Designing the Green City: Re-inventing Rainwater Management in the Capital Region

A new ELC report aims to solve the problems caused by stormwater in the Capital Region. Acting for the Veins of Life Watershed Society, the comprehensive report, Re-inventing Rainwater Management: Protecting Health and Restoring Nature in the Capital Region, documents the vast damage stormwater causes and then lays out a strategy for solving the problem.

Mismanagement of rain water (“stormwater”) creates serious environmental impacts. The traditional approach of constructing vast amounts of impervious surface (paving and roofs) in developments, and then piping rain water to the nearest water body wastes water and hampers water conservation. And it is extraordinarily harmful. Stormwater runoff accounts for 30 per cent of the pollution of water bodies across North America and 75 per cent of the toxic pollution in places like Puget Sound. The runoff includes toxic metals, oils, PCBs, solvents, pesticides, herbicides, leaded paint chips, etc.

Stormwater-borne PCBs is one of the biggest threats to the survival of orca — and stormwater is one of the main reasons why most shellfish beds in the Capital Regional District (CRD) are closed as unsafe. In addition, stormwater enters streams at increased volume and velocity, scouring and silting fish habitat, and depriving streams of critical water in dry seasons. Poor stormwater management is a major reason why many streams in the Capital Regional District (CRD) no longer support salmon. Salmon habitat becomes radically degraded when stormwater drains a watershed with more than 10-15 per cent impervious surface. Stormwater surges and pollution regularly thwarts local restoration efforts.

Finally, aging stormwater and sanitary sewer infrastructure – and improper connection of sanitary sewage from some houses into stormwater pipes – means that stormwater deposits raw sewage onto beaches, especially during heavy rainfalls. This poses a health hazard that the local Medical Health Officer has repeatedly decried – by pointing out that these stormwater-related sewage releases are a greater health concern than the municipal sewage being deposited deep into the Straits of Juan de Fuca. Although these problems are well-documented, local governments have often chosen to ignore the problem, or do the minimum necessary.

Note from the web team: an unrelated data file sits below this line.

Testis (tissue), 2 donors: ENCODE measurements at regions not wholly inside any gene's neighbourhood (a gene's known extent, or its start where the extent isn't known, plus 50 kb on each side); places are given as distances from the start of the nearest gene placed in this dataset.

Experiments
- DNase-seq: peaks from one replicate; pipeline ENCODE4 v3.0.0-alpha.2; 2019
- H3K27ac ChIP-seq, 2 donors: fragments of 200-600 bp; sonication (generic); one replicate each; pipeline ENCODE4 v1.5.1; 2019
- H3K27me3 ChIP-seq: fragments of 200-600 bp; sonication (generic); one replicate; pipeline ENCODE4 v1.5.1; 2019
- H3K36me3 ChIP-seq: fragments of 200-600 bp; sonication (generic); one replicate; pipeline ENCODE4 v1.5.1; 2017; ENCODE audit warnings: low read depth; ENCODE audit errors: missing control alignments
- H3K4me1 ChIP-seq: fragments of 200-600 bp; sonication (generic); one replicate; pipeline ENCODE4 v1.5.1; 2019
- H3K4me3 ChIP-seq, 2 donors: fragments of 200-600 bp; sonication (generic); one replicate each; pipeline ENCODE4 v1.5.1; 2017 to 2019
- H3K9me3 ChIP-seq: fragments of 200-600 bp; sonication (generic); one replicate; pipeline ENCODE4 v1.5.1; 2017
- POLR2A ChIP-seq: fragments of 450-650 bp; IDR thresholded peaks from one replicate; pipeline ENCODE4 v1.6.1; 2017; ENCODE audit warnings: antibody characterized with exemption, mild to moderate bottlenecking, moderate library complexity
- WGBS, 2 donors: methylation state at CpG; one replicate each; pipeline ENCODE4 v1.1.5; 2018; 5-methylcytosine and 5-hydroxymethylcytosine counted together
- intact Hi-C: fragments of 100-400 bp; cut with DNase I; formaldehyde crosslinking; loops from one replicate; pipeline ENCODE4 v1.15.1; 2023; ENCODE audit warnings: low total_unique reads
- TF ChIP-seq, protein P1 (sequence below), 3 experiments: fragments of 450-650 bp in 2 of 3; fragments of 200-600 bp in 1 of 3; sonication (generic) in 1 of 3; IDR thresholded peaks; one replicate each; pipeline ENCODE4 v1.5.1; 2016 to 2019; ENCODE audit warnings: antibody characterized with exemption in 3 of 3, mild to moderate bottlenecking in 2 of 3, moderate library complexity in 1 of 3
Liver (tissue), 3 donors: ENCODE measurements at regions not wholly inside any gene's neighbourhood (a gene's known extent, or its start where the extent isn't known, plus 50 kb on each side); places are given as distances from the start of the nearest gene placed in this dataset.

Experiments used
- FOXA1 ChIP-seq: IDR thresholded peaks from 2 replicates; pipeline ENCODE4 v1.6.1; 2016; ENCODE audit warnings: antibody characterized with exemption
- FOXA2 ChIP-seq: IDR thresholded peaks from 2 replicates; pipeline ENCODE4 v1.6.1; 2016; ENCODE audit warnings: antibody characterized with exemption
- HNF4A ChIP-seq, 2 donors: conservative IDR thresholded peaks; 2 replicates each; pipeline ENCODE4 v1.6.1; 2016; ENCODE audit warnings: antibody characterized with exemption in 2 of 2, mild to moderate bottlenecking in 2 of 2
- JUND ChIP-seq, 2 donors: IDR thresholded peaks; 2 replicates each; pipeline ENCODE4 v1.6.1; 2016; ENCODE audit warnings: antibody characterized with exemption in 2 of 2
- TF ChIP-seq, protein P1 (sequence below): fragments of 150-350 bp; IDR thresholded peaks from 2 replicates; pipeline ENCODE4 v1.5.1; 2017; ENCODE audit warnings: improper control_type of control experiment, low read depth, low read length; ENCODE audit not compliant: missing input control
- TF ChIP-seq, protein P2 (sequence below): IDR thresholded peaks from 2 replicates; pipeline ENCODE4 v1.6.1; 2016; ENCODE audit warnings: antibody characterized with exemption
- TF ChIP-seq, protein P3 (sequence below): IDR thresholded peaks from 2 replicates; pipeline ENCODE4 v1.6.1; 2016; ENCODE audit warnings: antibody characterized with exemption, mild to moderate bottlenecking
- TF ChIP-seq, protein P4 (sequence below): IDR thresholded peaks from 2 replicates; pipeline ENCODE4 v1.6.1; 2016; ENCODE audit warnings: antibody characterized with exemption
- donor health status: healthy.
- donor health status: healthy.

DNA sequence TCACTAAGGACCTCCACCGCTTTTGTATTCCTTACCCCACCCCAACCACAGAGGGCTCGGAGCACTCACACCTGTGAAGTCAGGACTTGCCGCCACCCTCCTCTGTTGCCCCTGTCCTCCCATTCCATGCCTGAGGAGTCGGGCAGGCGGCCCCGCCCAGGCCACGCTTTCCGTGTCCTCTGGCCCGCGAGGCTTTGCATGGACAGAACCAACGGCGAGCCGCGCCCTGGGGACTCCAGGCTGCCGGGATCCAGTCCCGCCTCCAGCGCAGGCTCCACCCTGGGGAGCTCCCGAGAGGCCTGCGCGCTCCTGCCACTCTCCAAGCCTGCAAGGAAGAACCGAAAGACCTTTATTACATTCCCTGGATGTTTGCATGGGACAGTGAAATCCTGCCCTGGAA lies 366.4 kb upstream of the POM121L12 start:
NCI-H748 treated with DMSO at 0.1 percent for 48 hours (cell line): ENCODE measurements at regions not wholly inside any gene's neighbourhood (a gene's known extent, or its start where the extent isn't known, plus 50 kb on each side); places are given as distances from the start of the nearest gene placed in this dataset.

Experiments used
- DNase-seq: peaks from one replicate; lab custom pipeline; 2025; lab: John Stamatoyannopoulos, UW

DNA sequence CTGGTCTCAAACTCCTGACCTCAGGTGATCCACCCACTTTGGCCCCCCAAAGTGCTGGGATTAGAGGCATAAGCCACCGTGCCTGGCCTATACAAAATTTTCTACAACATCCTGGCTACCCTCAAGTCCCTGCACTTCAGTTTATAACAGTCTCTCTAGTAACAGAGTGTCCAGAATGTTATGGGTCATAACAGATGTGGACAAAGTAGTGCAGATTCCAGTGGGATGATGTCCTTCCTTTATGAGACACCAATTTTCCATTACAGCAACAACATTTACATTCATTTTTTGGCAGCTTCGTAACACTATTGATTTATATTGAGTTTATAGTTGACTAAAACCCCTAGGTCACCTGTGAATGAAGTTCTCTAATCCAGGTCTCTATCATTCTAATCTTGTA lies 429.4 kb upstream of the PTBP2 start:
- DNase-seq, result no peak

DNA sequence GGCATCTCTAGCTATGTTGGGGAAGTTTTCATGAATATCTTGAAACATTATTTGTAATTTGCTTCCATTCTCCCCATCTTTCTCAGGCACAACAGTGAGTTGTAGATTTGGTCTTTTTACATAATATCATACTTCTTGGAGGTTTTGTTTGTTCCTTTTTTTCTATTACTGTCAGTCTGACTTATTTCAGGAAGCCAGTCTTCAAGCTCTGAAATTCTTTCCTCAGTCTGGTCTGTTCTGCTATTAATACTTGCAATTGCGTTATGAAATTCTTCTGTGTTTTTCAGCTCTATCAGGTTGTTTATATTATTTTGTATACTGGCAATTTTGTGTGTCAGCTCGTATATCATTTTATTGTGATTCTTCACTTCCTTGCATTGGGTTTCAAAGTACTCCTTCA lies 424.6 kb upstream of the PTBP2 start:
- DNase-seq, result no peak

At a time when monitoring shows serious new declines in stormwater quality, last year the CRD actually halted its 15-year-old program to monitor storm water pipe discharges because of budget cuts. The Veins of Life Society asked the ELC to draft a law reform strategy to address this problem. ELC students Neil Wyper, Michelle Chan and Adam Campbell – collaborating with summer volunteer, Dalhousie Law grad and Gold Medalist Gord McGuire — have drafted a comprehensive strategy that would put the Capital Region in the forefront in North America in developing a truly “green” approach to managing rain water. The strategy document demonstrates that by designing our stormwater management to work with natural systems, we can prevent most of the above problems. The strategy shows that green techniques for dealing with stormwater problems are now available, practical and affordable – it just requires action by the CRD and local municipalities to implement the solution. Once implemented, the strategy will move the Capital Region from 19th century stormwater management to 21st century rainwater management. The strategy report, Re-inventing Rainwater Management – Protecting health and Restoring Nature in the Capital Region, identifies that most of the problems can be addressed by new green techniques for managing rainwater. By keeping rainwater on the land where it falls and mimicking natural water cycles, most of the problems associated with stormwater can be addressed. The report:

  • Brings together a compendium of information from different sources, documenting the serious impacts of stormwater on human health, water pollution, health of salmon streams, the closure of shellfish beds, the risk to survival of orca.
  • Presents striking case studies of those impacts. For example, it has vignettes on exactly how stormwater has destroyed salmon streams at Douglas Creek, Reay Creek, Bowker Creek — and thwarted the volunteer efforts of people trying to restore those streams.
  • Concludes that the Capital Regional District should be empowered to ensure the implementation of a region-wide stormwater strategy – since the necessary watershed planning is not being done by the fragmented jurisdiction of the 13 municipalities in the region.